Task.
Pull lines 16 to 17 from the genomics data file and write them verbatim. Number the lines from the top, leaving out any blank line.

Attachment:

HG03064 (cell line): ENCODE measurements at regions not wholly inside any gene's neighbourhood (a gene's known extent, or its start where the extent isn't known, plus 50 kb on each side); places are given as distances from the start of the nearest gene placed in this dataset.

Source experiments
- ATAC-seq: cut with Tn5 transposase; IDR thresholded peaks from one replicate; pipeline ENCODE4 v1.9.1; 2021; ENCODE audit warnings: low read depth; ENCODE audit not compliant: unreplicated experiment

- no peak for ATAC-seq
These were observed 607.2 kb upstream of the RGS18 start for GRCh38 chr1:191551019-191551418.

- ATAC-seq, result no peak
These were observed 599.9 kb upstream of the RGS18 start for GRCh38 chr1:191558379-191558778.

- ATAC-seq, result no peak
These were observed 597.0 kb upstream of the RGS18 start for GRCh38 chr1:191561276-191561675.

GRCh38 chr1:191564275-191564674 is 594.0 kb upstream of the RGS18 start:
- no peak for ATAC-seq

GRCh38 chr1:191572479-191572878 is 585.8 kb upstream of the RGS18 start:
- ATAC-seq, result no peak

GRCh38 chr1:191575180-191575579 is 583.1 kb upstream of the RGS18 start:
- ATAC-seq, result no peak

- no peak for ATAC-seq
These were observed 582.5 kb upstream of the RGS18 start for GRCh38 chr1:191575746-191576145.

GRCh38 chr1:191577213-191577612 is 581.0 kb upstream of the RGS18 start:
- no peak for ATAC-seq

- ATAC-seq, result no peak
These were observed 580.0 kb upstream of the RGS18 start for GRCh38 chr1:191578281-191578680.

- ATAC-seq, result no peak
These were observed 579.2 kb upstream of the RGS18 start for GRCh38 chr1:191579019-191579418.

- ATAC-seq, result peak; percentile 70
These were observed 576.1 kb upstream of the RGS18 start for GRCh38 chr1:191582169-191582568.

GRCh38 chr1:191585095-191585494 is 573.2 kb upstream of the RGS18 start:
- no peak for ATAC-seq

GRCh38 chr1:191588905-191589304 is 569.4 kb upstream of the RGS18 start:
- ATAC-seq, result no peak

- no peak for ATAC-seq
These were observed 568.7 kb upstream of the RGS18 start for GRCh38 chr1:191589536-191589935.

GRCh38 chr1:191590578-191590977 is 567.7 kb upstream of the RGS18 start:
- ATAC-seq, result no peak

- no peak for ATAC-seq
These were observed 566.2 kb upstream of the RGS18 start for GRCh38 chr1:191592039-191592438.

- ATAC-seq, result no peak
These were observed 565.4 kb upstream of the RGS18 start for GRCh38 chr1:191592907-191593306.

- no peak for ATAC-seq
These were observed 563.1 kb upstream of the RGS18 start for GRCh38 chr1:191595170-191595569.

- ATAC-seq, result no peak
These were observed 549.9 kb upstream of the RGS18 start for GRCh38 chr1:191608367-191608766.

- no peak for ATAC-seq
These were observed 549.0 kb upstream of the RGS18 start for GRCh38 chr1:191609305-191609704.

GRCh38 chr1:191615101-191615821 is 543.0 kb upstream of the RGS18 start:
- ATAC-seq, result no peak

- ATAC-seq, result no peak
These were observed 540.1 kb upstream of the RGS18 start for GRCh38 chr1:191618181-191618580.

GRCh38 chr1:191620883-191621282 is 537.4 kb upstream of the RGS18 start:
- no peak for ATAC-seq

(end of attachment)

- no peak for ATAC-seq
These were observed 582.5 kb upstream of the RGS18 start for GRCh38 chr1:191575746-191576145.